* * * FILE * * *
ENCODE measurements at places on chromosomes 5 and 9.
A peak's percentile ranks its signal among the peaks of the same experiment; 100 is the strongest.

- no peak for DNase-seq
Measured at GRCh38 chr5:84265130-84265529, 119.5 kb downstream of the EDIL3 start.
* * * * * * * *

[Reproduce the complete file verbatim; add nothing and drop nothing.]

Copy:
ENCODE measurements at places on chromosomes 5 and 9.
A peak's percentile ranks its signal among the peaks of the same experiment; 100 is the strongest.

- no peak for DNase-seq
Measured at GRCh38 chr5:84265130-84265529, 119.5 kb downstream of the EDIL3 start.